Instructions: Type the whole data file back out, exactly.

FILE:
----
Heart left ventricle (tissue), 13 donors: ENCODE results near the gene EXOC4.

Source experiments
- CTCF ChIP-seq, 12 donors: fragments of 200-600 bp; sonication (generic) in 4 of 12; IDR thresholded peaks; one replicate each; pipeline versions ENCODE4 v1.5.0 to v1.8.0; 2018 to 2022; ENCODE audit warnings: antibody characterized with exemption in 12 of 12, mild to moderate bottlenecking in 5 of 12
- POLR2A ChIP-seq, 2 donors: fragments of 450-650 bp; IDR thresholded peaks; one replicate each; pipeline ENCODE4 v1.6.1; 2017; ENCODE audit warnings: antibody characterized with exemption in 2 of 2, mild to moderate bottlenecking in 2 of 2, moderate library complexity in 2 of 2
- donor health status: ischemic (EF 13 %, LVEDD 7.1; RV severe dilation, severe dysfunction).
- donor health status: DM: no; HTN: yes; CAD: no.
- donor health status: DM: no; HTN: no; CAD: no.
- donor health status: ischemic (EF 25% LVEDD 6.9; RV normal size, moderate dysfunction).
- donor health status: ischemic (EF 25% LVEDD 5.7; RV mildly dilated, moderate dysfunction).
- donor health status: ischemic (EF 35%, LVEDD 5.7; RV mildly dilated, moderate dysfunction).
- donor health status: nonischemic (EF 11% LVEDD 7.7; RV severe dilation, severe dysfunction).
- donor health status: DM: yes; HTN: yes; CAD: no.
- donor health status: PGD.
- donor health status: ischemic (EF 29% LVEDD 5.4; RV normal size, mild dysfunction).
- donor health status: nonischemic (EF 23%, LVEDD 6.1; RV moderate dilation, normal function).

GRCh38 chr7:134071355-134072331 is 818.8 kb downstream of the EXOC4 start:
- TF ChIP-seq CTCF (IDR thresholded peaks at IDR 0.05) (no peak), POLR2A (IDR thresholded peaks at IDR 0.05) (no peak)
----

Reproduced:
Heart left ventricle (tissue), 13 donors: ENCODE results near the gene EXOC4.

Source experiments
- CTCF ChIP-seq, 12 donors: fragments of 200-600 bp; sonication (generic) in 4 of 12; IDR thresholded peaks; one replicate each; pipeline versions ENCODE4 v1.5.0 to v1.8.0; 2018 to 2022; ENCODE audit warnings: antibody characterized with exemption in 12 of 12, mild to moderate bottlenecking in 5 of 12
- POLR2A ChIP-seq, 2 donors: fragments of 450-650 bp; IDR thresholded peaks; one replicate each; pipeline ENCODE4 v1.6.1; 2017; ENCODE audit warnings: antibody characterized with exemption in 2 of 2, mild to moderate bottlenecking in 2 of 2, moderate library complexity in 2 of 2
- donor health status: ischemic (EF 13 %, LVEDD 7.1; RV severe dilation, severe dysfunction).
- donor health status: DM: no; HTN: yes; CAD: no.
- donor health status: DM: no; HTN: no; CAD: no.
- donor health status: ischemic (EF 25% LVEDD 6.9; RV normal size, moderate dysfunction).
- donor health status: ischemic (EF 25% LVEDD 5.7; RV mildly dilated, moderate dysfunction).
- donor health status: ischemic (EF 35%, LVEDD 5.7; RV mildly dilated, moderate dysfunction).
- donor health status: nonischemic (EF 11% LVEDD 7.7; RV severe dilation, severe dysfunction).
- donor health status: DM: yes; HTN: yes; CAD: no.
- donor health status: PGD.
- donor health status: ischemic (EF 29% LVEDD 5.4; RV normal size, mild dysfunction).
- donor health status: nonischemic (EF 23%, LVEDD 6.1; RV moderate dilation, normal function).

GRCh38 chr7:134071355-134072331 is 818.8 kb downstream of the EXOC4 start:
- TF ChIP-seq CTCF (IDR thresholded peaks at IDR 0.05) (no peak), POLR2A (IDR thresholded peaks at IDR 0.05) (no peak)